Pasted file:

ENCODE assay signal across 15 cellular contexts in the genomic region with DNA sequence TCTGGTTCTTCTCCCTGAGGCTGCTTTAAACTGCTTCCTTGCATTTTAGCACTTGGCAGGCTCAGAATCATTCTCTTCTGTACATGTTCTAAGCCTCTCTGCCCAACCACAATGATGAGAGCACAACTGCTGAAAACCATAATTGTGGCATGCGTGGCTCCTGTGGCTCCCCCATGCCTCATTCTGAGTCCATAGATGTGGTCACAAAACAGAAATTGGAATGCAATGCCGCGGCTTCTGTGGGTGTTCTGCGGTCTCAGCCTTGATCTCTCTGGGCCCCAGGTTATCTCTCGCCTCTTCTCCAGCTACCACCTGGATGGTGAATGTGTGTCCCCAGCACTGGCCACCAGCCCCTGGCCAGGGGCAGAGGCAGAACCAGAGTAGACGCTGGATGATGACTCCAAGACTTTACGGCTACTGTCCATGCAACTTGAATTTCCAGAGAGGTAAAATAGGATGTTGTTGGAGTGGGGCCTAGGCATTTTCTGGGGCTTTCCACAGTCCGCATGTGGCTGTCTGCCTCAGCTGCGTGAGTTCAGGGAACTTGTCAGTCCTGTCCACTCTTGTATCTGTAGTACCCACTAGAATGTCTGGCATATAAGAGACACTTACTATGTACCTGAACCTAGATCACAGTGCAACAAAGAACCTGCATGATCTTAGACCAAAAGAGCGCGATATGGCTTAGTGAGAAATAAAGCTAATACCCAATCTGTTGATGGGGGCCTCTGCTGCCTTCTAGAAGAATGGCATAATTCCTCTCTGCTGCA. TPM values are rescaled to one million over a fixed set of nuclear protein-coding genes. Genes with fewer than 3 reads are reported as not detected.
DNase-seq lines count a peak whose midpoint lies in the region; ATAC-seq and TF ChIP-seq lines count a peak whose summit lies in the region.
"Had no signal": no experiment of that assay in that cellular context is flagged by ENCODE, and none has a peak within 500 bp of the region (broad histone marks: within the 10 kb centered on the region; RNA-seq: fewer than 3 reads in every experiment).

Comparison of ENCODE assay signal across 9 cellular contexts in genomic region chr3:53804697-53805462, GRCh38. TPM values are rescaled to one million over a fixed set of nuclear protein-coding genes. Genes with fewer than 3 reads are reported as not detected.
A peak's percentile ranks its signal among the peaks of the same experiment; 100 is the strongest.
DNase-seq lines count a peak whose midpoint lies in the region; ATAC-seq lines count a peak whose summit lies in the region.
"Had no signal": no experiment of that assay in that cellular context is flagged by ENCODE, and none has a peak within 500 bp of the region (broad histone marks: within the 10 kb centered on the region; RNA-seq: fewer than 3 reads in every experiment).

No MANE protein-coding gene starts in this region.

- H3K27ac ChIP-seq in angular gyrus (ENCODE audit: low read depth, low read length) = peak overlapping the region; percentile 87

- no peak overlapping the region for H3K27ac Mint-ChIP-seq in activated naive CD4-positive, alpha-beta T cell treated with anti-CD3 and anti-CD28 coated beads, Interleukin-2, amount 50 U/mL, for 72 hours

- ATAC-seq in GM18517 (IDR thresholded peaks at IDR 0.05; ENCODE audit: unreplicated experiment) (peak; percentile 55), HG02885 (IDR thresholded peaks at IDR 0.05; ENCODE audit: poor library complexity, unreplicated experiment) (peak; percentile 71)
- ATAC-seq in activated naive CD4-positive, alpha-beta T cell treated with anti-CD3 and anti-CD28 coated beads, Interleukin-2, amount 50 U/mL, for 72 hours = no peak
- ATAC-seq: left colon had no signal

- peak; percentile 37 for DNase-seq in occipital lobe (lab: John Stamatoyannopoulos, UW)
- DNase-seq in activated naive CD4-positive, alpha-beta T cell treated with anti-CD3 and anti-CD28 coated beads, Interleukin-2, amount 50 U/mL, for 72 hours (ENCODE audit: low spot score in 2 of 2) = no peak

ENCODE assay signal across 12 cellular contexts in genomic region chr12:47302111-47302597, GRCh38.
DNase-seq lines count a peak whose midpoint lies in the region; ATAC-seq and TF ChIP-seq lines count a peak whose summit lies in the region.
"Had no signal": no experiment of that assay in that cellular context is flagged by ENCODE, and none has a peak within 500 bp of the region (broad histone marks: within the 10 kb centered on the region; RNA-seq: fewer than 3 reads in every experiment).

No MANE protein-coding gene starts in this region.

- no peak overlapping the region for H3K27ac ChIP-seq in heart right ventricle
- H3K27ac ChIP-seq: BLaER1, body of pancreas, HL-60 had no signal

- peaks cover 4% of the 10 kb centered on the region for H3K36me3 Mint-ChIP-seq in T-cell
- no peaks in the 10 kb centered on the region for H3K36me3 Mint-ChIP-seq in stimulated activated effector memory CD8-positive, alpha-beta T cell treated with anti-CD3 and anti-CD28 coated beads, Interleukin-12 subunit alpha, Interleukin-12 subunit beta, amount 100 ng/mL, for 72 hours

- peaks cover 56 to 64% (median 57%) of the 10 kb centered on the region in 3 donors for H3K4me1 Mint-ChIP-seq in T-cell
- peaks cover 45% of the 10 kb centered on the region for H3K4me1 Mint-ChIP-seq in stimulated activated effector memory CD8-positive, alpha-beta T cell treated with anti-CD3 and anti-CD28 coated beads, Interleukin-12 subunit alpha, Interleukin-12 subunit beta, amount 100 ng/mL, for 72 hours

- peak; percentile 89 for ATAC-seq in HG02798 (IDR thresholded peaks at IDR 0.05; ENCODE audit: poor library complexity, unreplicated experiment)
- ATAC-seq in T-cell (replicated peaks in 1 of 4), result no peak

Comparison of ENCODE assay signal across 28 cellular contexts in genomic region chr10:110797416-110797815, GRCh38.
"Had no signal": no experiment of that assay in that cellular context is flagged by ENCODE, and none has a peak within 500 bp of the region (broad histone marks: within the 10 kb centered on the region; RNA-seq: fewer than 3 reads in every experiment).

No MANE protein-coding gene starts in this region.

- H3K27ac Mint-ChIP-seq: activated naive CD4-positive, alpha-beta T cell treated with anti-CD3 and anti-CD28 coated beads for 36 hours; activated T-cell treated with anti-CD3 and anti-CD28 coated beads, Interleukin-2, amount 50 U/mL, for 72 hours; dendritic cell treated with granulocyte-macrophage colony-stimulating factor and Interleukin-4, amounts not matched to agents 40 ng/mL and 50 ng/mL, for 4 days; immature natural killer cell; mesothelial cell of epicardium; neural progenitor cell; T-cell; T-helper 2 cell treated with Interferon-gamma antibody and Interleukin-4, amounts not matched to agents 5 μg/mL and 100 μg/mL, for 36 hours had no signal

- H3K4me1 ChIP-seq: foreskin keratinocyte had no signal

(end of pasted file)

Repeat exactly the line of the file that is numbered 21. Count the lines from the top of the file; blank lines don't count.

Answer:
- H3K27ac ChIP-seq: BLaER1, body of pancreas, HL-60 had no signal